The Herald Bulletin

Overnight Update

Local Business

February 20, 2013

Centaur inks deal to buy Indiana Grand

INDIANAPOLIS — The ink is drying on a takeover agreement joining both of Indiana’s racinos under the same banner.

Indianapolis-based Centaur Holdings, LLC, which owns Anderson’s Hoosier Park, said Wednesday afternoon it had officially purchased Shelbyville’s bankrupt Indiana Grand and Downs for $500 million.

“We’re done; it’s over,” said Rod Ratcliff, Centaur’s chairman and CEO. “And we’re really excited. This is the result of a lot of time and effort from our (Centaur) team, legislators, both communities and a lot of other people.”

The final buyout, which brings the company’s total Hoosier payroll to about 2,000, came after over two years of clearing hurdles from national and state regulators.

A Delaware bankruptcy judge gave Centaur the go-ahead to buy Indiana Grand and Downs last year, but the sale was halted by a waiting period and review mandate under the Hart-Scott-Rodino Antitrust Improvement Act of 1976. That expired Jan. 29.

Late last year, Centaur also gained unanimous, conditional approval from both the Indiana Gaming and Horse Racing commissions, which issued their final approval Wednesday.

While the two parks will continue to operate under their respective names, Centaur’s president and chief operating officer Jim Brown said there are some changes coming down the track.

“There are some we’re pretty excited about,” he said. “Some are still too preliminary to say, but I think it’ll be really great for our customers.”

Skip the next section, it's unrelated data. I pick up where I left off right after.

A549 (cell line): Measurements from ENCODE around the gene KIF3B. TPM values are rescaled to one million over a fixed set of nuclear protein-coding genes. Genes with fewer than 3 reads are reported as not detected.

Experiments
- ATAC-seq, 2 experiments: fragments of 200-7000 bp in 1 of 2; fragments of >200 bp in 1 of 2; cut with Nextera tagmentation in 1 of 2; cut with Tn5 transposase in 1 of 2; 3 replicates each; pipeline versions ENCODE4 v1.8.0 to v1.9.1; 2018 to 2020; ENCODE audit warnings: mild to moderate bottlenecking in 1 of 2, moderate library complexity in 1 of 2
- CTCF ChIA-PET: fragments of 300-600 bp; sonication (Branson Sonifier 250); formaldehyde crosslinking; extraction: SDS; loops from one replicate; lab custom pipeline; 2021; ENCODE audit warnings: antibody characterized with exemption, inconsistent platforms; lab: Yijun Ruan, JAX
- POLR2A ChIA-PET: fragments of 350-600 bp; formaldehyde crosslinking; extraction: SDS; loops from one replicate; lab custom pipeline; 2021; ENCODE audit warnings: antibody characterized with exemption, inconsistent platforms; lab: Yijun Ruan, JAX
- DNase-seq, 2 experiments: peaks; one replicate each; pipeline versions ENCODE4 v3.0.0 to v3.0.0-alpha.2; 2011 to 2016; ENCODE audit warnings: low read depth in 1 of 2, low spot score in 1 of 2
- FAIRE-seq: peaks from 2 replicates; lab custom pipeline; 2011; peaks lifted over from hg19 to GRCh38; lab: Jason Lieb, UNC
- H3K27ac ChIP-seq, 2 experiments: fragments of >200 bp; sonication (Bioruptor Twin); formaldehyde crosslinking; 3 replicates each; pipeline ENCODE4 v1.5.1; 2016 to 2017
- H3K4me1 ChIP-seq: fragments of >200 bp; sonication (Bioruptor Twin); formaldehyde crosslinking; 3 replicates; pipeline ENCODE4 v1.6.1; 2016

He said there would be a concert series, a summer celebration and additional capital projects to improve both facilities, which could include adding more games to both of the 2,000-slot casinos.

Trackside, Centaur said at the Horse Racing Commission’s December meeting in Indianapolis it would pursue adding 300 horse stalls to the tracks’ barns over two years. Centaur also said it would push its “one breed, one track” mantra, which would only allow racing one breed of horse at each facility.

That’s “in the best interest of racing and the state,” said IHRC chairman Bill Diener.

Running both is a hassle, Centaur said, and there’s a big price tag for converting the tracks back and forth for each breed. Centaur wants to run thoroughbred and quarter horses at Indiana Downs, leaving standardbreds for Hoosier Park.

The buy also means Centaur — which already owns and operates Hoosier Park, Hoosier Park’s Winner’s Circle Pub, Grille and OTB in Indianapolis, and off-track betting facilities in Clarksville, Fort Wayne and Merrillville — has reach in nearly every corner of Indiana.  

“We’re offering our customers a wide range of experiences,” Brown said. “This is just an extension of that.”

Find Baylee Pulliam on Facebook, @BayleeNPulliam on Twitter or call 648-4250.


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